Jessamine County Coroner

Organ Donation Can Save Lives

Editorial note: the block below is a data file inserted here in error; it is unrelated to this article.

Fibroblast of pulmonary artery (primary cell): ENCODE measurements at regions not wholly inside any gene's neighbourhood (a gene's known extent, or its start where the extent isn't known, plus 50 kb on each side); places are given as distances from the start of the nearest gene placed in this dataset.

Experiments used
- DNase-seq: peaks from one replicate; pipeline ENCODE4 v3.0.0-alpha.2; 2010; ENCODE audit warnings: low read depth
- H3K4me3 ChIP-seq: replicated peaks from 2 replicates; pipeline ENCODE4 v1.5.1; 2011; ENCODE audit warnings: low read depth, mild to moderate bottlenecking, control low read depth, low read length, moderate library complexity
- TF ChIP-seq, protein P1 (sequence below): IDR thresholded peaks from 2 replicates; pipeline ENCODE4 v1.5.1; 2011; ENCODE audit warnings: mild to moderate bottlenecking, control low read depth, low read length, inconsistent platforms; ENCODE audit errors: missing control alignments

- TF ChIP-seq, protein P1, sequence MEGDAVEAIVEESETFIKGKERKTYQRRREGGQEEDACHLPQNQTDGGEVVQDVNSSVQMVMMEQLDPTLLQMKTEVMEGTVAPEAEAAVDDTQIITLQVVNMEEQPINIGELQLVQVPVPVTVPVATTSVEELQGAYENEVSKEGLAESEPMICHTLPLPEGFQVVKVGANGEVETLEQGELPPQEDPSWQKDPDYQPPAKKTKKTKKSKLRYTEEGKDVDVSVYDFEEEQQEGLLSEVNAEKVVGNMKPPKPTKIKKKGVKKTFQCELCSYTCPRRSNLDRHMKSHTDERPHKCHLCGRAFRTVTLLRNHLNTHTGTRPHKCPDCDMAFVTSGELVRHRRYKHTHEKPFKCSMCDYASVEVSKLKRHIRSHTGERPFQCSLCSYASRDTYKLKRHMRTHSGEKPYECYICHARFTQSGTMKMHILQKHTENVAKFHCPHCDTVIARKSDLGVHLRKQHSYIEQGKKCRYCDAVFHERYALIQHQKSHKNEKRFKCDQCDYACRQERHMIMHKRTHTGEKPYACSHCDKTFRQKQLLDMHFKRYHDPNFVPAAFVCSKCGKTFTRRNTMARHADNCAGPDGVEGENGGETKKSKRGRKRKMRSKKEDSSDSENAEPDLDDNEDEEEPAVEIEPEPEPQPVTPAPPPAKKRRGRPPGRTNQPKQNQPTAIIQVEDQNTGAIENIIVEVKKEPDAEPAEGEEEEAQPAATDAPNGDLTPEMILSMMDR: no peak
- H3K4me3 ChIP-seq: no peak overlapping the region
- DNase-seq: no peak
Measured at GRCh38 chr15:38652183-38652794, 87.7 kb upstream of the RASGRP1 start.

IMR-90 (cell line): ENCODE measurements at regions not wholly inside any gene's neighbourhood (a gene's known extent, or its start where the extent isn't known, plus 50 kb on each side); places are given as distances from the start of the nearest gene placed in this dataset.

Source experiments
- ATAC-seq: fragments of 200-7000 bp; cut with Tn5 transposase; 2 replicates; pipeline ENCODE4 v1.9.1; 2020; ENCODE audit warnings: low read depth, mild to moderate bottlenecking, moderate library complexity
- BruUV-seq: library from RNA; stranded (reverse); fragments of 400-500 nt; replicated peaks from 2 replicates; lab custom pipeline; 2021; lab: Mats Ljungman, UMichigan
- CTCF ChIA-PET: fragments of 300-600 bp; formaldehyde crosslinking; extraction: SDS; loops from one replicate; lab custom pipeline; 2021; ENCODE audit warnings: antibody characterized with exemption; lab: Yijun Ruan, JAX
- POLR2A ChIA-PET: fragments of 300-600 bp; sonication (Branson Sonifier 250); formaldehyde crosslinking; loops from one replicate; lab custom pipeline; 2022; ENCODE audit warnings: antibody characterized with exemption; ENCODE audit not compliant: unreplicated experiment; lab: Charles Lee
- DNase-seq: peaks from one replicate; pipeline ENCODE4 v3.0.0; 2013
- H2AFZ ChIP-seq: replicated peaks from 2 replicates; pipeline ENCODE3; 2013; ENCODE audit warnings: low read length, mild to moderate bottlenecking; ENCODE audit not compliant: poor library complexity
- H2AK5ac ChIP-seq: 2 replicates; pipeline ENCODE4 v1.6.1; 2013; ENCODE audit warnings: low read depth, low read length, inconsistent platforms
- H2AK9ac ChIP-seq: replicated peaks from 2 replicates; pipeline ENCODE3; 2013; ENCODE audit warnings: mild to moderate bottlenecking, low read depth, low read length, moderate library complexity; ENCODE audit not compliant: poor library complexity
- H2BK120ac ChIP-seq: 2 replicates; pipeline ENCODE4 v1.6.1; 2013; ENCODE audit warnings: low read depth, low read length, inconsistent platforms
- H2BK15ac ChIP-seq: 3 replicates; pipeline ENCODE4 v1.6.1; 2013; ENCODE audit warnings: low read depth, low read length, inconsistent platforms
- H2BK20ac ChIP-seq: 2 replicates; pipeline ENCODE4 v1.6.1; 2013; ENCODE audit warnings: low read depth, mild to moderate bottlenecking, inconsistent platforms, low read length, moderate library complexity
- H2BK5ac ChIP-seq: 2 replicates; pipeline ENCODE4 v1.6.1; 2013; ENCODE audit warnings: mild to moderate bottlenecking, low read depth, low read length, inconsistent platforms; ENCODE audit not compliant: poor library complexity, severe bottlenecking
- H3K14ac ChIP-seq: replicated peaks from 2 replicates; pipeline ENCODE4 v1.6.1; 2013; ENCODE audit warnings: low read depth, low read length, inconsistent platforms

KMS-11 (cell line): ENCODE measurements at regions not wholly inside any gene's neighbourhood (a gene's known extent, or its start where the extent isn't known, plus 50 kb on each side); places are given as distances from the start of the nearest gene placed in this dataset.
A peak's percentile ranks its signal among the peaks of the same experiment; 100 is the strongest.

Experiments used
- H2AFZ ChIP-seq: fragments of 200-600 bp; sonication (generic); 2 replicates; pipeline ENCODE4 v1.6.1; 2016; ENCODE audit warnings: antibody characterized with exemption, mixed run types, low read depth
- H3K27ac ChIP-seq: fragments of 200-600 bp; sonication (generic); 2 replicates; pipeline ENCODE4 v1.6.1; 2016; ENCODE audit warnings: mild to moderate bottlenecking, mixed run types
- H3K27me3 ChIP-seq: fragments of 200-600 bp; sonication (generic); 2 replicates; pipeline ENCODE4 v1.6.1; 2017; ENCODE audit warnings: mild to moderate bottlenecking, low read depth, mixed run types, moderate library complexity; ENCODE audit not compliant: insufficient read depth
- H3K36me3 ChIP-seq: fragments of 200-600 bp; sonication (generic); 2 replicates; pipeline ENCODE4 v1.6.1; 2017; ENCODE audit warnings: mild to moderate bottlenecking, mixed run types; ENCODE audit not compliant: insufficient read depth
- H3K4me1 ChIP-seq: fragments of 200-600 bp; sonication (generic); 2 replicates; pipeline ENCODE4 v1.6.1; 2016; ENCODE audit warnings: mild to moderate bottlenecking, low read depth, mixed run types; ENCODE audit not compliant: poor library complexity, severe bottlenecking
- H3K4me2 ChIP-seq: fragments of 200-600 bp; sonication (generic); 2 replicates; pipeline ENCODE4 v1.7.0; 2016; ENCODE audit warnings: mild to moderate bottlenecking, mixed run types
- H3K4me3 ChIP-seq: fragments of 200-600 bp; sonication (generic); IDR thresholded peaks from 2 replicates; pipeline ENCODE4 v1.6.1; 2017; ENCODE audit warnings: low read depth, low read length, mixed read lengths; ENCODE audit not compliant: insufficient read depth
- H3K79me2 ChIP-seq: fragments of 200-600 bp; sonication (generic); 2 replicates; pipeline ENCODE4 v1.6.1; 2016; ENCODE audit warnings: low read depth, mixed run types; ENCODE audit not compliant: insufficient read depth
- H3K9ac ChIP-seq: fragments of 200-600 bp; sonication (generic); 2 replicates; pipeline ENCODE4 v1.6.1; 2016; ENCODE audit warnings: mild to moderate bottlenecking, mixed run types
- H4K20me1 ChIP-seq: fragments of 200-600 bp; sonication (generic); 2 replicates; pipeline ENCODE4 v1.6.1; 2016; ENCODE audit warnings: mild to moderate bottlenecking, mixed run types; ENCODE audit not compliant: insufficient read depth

According to Kentucky Organ Donor Affiliates (KODA), 18 people a day or approximately 6,000 a year will die while waiting for an organ transplant. Almost 110,000 people are registered on the United Network for Organ Sharing waiting list for donated organs, including more than 700 Kentuckians. It is estimated that a new name is added to the waiting list every 11 minutes. Many people are reluctant to consider organ or tissue donation because of misconceptions or a lack of understanding of the process. Understandably, most of us imagine ourselves and our loved ones being buried with all of our body parts intact; unable to visualize a funeral without the whole body being buried. While donation may not be for everyone, I along with the dedicated people at KODA, hope that you will take a few minutes to become educated about this wonderful opportunity to give a life-saving gift after death. Organ donation may occur in situations, where the donor has died in a hospital and has been declared to be brain dead after suffering a severe brain injury. Organs that can be used include the heart, kidneys, liver, lungs, pancreas and small bowel. In addition to organs, there is a tremendous need for tissue donation as well. While all donated tissue may not actually save a life, it will greatly enhance someone’s ability to function more normally. Tissue donation, unlike organ donation, is not limited to head trauma situations where brain death occurs. In many instances, tissue can be donated even though the donor did not die in a hospital, and can be obtained up twenty four hours after the heart stops beating. Tissues which can be donated include the eye, cornea, heart valves, skin, bone and saphenous vein. It should be noted that with all donation, the individual can still have an open casket funeral, and will leave no changes in the decedent’s appearance. Almost everyone, regardless of age, can be a tissue donor. Even those with medical conditions may qualify. More than eight hundred thousand tissue grafts are annually distributed, and as researchers continue to discover new ways to treat patients using donated tissue, the need for tissue grows each year. You can register as a donor by visiting KODA at www.kyorgandonor.org and filling out the form, or just search on your browser for “KODA”. As a registered donor, your name will go into a data bank for organ/tissue donation. As a Kentucky resident, your organs or tissue will be matched to Kentuckians on the waiting list first, and if there is not a suitable match, they will be forwarded for a match nationally. As Kentucky has first person consent laws in place, an individual’s wishes to donate will be honored. By law, donation is the right of every American age 18 or older. Hospitals are obligated by law, to identify potential donors and to inform families of their right to donate; and coroners are required to notify KODA of all deaths as well, for establishing eligibility for donation.
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